NDIS spending data reveals 18 law firms and other legal consultants were engaged at a cost of almost $30m to support the NDIA in its response to three royal commissions and the introduction of the Administrative Appeals Tribunal Applications and Decisions Division.

To avoid further clogging the AAT with NDIS-related cases, support has been provided to facilitate an early resolution model, encouraging participants and legal representatives to resolve matters earlier in the process. A list of individual contracts worth more than $100,000 shows Hays Specialist Recruitment was engaged to provide staff support at a total cost of almost $100m

Between July 1 last year and June 30 this year, the number of new participants entering the NDIS totalled ll7,307. According to the NDIA, growth in spending has risen from $1lbn in 2015-16 to $ll.9bn in 2018-19, but operating costs as a percentage of the total cost of the scheme fell 'from 14.2 per cent in 2017-18 to a projected 8.2 per cent in 2019-20. The Australian understands this saving has been achieved by reducing the use of consultants and transitioning roles 'from contract work to Australian public service positions.

Consultancy firms Ernst & Young, KPMG, McKinsey Pacific. Rim, Deloitte Touche Tohmatsu, PwC and Healthconsult were also engaged by the NDIA, netting contracts exceeding $40m. A one-year contract with Serco Citizen Services worth almost $70m for the "provision of call centre" — paid out $12.4m in the last financial year.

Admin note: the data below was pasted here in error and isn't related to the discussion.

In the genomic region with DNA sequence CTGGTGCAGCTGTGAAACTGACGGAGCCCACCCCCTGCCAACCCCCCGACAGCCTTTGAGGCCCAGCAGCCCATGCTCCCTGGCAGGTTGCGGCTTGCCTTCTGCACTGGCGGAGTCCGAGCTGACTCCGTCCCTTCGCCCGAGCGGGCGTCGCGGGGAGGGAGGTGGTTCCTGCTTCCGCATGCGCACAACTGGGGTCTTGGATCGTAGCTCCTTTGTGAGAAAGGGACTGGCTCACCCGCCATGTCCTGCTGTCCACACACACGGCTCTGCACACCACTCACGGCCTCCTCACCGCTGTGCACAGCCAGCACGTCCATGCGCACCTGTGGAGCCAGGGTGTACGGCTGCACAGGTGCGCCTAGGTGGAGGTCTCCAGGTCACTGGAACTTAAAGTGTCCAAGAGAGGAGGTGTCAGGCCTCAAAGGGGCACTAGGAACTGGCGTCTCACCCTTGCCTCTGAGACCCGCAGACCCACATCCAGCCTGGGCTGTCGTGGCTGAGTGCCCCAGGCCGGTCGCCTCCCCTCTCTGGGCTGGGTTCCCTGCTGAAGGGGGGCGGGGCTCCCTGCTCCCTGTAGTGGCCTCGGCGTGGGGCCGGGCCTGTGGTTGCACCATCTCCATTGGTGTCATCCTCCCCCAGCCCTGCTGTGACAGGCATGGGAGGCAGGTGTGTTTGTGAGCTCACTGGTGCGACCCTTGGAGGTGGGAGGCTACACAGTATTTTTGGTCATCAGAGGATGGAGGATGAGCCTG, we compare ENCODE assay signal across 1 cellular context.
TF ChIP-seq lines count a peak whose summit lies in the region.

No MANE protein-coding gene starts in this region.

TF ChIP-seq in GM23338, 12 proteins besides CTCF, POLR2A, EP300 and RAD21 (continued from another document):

The move to an external call centre, currently averaging more than 90,000 calls a month, achieved cost savings of 23 per cent in 2018-19.

An NDIA spokeswoman said spending on contractors and consultants — as a percentage of total scheme costs — was decreasing from 2.6 per cent in 2017-18 to a projected 1.6 per cent in 2019-20.

The Australian understands a majority of major contracts with consultancy firms covering the period between 2016 and 2019 have been finalised and paid for and that a further reduction in contractor costs was likely to occur when the NDIS hits 500,000 expected participants.

From "Courier Mail" of 30/9/19

 Posted by John J. Ray (M.A.; Ph.D.).    For a daily critique of Leftist activities,  see DISSECTING LEFTISM.  To keep up with attacks on free speech see Tongue Tied. Also, don't forget your daily roundup  of pro-environment but anti-Greenie  news and commentary at GREENIE WATCH .  Email me  here

1 comment:

Paul said...

So the NDIS is a financial black hole?